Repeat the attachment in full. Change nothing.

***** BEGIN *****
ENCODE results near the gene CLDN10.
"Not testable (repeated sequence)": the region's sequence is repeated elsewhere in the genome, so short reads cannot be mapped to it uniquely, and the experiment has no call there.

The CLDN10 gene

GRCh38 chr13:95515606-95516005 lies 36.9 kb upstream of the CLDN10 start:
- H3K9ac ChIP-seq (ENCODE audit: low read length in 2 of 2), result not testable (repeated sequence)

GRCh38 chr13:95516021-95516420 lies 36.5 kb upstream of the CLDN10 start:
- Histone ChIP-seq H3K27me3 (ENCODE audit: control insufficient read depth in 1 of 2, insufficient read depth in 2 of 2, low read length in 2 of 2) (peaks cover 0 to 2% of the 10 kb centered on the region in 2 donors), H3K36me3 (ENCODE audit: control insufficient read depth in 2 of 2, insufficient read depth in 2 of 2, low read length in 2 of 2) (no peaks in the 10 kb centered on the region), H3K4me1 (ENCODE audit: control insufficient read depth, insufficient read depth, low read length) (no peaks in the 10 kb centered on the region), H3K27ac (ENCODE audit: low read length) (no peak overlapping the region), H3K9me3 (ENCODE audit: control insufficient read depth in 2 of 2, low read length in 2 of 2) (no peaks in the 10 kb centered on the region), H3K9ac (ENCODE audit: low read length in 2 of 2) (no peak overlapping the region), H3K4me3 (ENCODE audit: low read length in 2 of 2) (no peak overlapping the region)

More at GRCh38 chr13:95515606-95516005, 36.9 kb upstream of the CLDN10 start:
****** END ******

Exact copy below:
ENCODE results near the gene CLDN10.
"Not testable (repeated sequence)": the region's sequence is repeated elsewhere in the genome, so short reads cannot be mapped to it uniquely, and the experiment has no call there.

The CLDN10 gene

GRCh38 chr13:95515606-95516005 lies 36.9 kb upstream of the CLDN10 start:
- H3K9ac ChIP-seq (ENCODE audit: low read length in 2 of 2), result not testable (repeated sequence)

GRCh38 chr13:95516021-95516420 lies 36.5 kb upstream of the CLDN10 start:
- Histone ChIP-seq H3K27me3 (ENCODE audit: control insufficient read depth in 1 of 2, insufficient read depth in 2 of 2, low read length in 2 of 2) (peaks cover 0 to 2% of the 10 kb centered on the region in 2 donors), H3K36me3 (ENCODE audit: control insufficient read depth in 2 of 2, insufficient read depth in 2 of 2, low read length in 2 of 2) (no peaks in the 10 kb centered on the region), H3K4me1 (ENCODE audit: control insufficient read depth, insufficient read depth, low read length) (no peaks in the 10 kb centered on the region), H3K27ac (ENCODE audit: low read length) (no peak overlapping the region), H3K9me3 (ENCODE audit: control insufficient read depth in 2 of 2, low read length in 2 of 2) (no peaks in the 10 kb centered on the region), H3K9ac (ENCODE audit: low read length in 2 of 2) (no peak overlapping the region), H3K4me3 (ENCODE audit: low read length in 2 of 2) (no peak overlapping the region)

More at GRCh38 chr13:95515606-95516005, 36.9 kb upstream of the CLDN10 start: